Entitled From Critique to Action: Renewing South Africa’s Promise in a Time of Crisis, the initiative’s first two convenings unsettled some preconceptions and exposed gaps in our own methodology. Inevitably, perhaps, more time was spent on “critique” than we intended. Conversation fixated on problems, not what had been achieved since 1990 and the numerous islands of excellence that could be built upon. Moreover, voices central to the articulation of any “actions” – namely the rural and youth segment – were poorly represented at the meetings.
It’s not unusual to privilege the voices of elites, especially urban ones. Often described as the “attentive minority”, elites’ importance in policy formulation is based on the power and influence they exercise in society. But competition among elites cannot be the alpha and omega of democracy. The meetings highlighted this sense of disconnectedness between the chattering classes and business on the one hand and the interests and concerns of the bulk of society on the other. How the extravagant power of traditional chiefs disempowers millions of rural South Africans is one example. Another is the tumult on university campuses and in some schools. Tense clashes over race, fees, gender, hair – each an expression of deep dissatisfaction with the status quo. Yet the top echelons of society appear largely clueless as to how to engage students effectively. A key focus going forward will be on new mechanisms to connect to and make sense of what the majority of South Africans are thinking.
Student activism expressed in movements such as Rhodes Must Fall has helped put race relations back to the fore of the country’s agenda. Our meetings explored why the non-racialism espoused by Mandela and his generation is being reappraised, and where things might lead. The waning credibility of the ANC and the crushing lack of social mobility are clearly factors, but the persistence of racist mindsets also raised fundamental structural questions. Of graver concern than the explicit bigotry of Penny Sparrow are the more common, subtler postures vented by Chris Hart on Twitter. Sentiments generally expressed only sotto voce before social media entered our lives have now burst into national scrutiny. Conversely, arguments were made that transformation in the workplace, notably in corporate South Africa, was much further along than social media would have us believe. For some, “black powerlessness” is being exaggerated, even fetishised, to drive political agendas. What seems clear is that there is no consensus on how to deal with the resurgence of racism. Yet a collective fight against it – involving not just government and business but schools, churches, the media, and other organs of civil society – could be a potential reunifying force in society.
No one doubts that future economic growth efforts must reduce inequality and the egregiously high numbers of blacks who have not benefited from the end of apartheid and remain inordinately dependent on the public sector. Yet South Africa’s increasingly corrosive politics has left little space for substantive discussions on economic policy. The National Development Plan has broad support as an economic vision but the path to implementation is strewn with obstacles. Big companies (domestic and foreign) are on an investment strike; fewer and fewer firms view South Africa as a base for future growth. A mismanaged education system is not producing enough skills to drive an advanced economy. Tourism and agriculture provide low-hanging fruit but muddled policies prevent them from being picked. Trust between government and the private sector remains stubbornly low. Most worryingly, more and more young people inhabit a world where no one works.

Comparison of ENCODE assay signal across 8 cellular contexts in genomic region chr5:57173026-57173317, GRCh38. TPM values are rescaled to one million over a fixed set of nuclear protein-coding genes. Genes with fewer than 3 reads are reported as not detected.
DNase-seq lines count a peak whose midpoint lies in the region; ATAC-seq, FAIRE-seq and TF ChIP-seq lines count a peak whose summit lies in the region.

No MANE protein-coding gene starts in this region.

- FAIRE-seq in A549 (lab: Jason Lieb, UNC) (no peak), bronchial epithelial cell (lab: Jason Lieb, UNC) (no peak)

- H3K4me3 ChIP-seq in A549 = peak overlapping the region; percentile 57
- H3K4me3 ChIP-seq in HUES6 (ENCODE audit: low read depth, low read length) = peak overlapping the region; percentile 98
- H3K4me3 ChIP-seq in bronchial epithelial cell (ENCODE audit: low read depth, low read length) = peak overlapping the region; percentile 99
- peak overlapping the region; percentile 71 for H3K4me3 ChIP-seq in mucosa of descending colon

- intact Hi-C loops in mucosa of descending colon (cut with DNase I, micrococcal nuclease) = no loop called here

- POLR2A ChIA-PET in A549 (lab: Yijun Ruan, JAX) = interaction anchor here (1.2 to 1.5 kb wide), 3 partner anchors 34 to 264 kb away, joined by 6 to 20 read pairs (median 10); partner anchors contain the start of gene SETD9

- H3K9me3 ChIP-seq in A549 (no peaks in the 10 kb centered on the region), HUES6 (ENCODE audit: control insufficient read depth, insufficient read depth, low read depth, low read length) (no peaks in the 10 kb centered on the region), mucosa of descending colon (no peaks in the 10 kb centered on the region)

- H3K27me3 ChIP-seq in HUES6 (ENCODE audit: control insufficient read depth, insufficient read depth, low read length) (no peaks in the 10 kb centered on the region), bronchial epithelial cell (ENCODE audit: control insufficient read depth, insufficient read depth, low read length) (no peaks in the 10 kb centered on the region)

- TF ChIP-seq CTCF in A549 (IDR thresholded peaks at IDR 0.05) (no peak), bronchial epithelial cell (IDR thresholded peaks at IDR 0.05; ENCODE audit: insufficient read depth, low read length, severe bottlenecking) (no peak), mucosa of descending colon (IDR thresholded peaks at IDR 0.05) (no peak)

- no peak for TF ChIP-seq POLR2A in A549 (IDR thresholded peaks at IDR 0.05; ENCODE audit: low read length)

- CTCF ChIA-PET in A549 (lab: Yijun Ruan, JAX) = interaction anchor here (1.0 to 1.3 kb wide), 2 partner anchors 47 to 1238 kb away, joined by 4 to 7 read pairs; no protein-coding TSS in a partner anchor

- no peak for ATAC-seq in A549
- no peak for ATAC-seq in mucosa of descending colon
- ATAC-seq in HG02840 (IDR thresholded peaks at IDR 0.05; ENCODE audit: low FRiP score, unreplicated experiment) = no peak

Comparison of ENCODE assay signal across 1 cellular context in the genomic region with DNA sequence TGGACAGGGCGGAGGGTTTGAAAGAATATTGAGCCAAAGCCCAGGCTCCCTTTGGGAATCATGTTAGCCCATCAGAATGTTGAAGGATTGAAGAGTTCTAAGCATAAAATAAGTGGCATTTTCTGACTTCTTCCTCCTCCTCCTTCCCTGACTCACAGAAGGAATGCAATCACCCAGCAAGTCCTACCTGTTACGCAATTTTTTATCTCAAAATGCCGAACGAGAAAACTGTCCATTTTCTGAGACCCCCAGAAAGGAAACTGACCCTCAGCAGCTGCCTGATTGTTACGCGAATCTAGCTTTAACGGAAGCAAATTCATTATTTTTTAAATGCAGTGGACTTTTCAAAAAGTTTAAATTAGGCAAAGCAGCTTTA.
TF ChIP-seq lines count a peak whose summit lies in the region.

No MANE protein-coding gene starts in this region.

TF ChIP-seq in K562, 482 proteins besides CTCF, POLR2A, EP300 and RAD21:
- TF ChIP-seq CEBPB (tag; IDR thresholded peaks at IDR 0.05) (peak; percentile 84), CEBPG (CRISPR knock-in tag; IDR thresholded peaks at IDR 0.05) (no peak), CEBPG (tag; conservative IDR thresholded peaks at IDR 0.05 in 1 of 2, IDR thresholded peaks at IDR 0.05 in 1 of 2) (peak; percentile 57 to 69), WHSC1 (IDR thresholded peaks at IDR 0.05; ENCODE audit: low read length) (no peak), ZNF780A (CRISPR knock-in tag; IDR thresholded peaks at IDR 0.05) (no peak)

None of the above is news to anyone studying South Africa’s ailing political economy. Our first meetings generated no silver bullets but plenty of insights for further development were aired. Time and again participants affirmed the need for evidence-based arguments and analysis. Vitally important issues, such as land reform or Black Economic Empowerment, have been overtaken by fact-free rhetoric and political theatre. A renewed emphasis on data and research as the basis for future-focused policy arose in the context of a number of specific recommendations to bolster economic growth, among them:
So much hinges on South Africa’s politics improving. Beyond the absolute necessity to root out corruption and unwind the dense webs of patronage, there was broad agreement that electoral reform was required to improve policy implementation and enhance accountability. Public debates on the length of election cycles, proportional representation and direct election of the President must be encouraged. And so too an ethos of individual responsibility to restore integrity to one’s own neighbourhoods and spaces. To underline the point, a famous plea by 19th century African-American leader Booker T Washington was aptly invoked: “Cast down your bucket where you are.”
Public debates would play a key role in formulating any new national vision that commands popular attention and support – though not all agree one is needed. South Africa’s acclaimed Constitution has been a staunch buffer and salve as the country passes through treacherous times. For some, the Constitution essentially is the vision. It serves as both the supreme law of the land and the value-laden embodiment of the “rainbow nation’s” yearned-for future. But if the idea of a “vision” presupposes a sturdy consensus on the present, then one has to address the provocation posed in the recent book by Christine Qunta, Why we are Not a Nation. If the damage wrought by apartheid to the social fabric is nowhere near repaired, is it not premature to prescribe a collective national vision? Should that come only after there has been adequate social and economic redress?